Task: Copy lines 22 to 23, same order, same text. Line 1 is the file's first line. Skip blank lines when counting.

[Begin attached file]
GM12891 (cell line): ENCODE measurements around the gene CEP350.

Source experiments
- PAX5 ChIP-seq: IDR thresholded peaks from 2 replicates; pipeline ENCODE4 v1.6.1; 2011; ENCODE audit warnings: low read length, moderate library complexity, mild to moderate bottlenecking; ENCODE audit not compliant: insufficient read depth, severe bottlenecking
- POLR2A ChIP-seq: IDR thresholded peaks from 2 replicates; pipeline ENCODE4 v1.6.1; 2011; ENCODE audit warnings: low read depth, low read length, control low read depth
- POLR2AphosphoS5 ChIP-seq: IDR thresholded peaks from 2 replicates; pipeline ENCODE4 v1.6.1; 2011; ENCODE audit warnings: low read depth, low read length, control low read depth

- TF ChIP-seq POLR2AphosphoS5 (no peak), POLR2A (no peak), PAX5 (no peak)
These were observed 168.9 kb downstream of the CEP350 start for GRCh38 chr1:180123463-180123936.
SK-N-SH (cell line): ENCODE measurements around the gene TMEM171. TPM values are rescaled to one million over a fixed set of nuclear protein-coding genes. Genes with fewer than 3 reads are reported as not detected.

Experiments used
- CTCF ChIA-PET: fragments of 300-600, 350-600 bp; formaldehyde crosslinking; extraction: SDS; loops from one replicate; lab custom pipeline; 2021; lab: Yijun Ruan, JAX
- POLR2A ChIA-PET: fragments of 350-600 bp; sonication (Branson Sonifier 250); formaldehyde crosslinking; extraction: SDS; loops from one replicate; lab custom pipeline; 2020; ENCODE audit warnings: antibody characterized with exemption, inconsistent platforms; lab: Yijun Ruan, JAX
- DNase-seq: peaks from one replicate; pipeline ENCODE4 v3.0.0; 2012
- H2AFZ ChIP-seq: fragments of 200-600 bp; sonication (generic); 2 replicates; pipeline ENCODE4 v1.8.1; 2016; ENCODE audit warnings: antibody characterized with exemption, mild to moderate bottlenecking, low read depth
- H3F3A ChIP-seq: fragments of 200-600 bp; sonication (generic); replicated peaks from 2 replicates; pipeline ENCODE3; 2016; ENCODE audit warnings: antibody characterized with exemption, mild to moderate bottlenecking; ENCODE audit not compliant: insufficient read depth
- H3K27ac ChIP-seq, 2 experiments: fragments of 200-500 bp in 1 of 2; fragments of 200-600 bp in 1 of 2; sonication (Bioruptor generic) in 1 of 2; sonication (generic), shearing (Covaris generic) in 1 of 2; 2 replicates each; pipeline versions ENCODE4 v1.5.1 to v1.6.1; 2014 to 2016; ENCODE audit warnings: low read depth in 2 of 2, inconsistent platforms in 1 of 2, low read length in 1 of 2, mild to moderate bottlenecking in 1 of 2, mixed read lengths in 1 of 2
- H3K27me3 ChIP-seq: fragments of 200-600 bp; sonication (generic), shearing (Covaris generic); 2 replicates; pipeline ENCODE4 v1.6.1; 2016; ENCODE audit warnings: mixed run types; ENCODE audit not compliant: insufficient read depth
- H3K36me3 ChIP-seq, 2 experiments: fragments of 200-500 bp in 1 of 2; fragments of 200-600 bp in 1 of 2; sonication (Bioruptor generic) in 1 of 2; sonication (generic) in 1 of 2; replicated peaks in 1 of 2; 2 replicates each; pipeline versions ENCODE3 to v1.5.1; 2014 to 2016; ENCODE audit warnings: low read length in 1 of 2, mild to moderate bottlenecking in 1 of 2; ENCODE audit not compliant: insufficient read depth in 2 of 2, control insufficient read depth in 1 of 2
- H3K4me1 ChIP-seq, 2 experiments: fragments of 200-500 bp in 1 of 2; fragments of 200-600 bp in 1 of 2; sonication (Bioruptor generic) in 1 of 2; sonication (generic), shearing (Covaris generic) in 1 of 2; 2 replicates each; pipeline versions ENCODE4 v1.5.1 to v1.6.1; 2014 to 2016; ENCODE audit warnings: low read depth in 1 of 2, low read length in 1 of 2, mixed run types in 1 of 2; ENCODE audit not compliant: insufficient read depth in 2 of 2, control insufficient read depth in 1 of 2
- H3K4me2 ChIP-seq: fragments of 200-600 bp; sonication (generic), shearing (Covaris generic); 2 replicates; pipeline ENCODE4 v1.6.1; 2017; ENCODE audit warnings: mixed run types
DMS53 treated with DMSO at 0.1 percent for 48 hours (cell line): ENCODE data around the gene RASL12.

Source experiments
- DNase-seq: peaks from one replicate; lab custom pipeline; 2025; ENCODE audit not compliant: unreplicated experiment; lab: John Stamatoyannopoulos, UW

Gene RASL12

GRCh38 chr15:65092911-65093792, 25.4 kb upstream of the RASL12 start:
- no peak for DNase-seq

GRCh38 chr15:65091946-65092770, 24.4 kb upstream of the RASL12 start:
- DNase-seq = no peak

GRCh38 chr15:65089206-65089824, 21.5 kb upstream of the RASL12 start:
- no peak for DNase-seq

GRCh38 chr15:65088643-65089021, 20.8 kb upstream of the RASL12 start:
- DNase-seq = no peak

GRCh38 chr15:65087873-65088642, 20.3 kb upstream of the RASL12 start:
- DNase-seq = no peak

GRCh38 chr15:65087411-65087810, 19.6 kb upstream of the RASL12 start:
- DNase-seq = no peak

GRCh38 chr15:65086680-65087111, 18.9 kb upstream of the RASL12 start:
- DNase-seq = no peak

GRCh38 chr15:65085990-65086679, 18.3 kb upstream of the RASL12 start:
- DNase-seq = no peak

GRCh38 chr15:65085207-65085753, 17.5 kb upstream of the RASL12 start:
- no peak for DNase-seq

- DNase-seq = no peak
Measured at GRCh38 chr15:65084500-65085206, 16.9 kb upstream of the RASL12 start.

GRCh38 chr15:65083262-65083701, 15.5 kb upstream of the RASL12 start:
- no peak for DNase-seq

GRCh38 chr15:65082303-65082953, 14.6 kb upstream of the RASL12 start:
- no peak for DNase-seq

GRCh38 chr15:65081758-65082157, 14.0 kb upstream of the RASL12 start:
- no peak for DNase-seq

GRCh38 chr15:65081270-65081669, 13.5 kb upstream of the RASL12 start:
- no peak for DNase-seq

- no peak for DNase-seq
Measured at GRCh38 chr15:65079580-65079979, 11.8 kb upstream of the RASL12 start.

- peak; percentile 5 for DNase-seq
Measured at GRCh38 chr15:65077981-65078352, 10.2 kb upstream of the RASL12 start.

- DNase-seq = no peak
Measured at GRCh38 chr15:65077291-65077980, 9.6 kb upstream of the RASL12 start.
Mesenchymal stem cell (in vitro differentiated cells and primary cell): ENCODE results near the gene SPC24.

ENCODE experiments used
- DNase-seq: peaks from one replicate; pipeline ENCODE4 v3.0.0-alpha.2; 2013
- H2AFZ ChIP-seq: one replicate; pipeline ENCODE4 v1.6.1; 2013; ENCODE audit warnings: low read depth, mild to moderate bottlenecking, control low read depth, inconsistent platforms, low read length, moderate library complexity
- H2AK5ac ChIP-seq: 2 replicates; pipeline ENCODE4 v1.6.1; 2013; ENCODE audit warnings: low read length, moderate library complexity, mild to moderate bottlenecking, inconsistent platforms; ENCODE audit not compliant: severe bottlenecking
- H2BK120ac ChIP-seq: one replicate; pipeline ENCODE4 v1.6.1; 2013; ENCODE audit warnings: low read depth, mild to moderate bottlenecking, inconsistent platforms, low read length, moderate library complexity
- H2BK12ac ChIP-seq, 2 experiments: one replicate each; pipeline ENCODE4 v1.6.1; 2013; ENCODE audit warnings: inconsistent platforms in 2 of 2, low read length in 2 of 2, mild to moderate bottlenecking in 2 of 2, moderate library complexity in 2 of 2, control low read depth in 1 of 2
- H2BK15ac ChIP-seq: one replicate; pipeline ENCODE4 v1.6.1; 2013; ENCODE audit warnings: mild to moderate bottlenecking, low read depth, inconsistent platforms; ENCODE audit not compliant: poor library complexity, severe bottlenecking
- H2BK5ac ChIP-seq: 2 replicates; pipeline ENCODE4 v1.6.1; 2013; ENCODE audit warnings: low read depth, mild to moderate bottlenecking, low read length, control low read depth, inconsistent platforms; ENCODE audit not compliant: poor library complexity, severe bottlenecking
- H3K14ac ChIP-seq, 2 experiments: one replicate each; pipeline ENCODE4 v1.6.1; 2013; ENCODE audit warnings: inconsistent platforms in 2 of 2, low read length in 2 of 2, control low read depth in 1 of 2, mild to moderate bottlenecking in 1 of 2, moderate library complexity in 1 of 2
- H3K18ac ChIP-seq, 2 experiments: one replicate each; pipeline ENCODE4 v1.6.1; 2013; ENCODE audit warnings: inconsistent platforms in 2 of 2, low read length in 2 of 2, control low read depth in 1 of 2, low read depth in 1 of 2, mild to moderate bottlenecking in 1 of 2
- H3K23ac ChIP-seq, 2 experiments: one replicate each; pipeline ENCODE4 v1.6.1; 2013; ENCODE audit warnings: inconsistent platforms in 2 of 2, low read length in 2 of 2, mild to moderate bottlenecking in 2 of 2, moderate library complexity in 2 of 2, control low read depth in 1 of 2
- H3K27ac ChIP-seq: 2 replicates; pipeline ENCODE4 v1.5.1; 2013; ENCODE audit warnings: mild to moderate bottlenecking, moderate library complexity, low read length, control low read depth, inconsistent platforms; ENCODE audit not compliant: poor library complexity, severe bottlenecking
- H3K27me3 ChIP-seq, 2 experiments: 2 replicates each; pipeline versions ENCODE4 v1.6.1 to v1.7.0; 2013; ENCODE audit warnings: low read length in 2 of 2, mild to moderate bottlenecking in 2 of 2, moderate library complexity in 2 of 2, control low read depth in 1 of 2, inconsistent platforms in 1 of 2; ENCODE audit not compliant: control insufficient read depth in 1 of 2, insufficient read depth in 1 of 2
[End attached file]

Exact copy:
- DNase-seq: peaks from one replicate; lab custom pipeline; 2025; ENCODE audit not compliant: unreplicated experiment; lab: John Stamatoyannopoulos, UW

Gene RASL12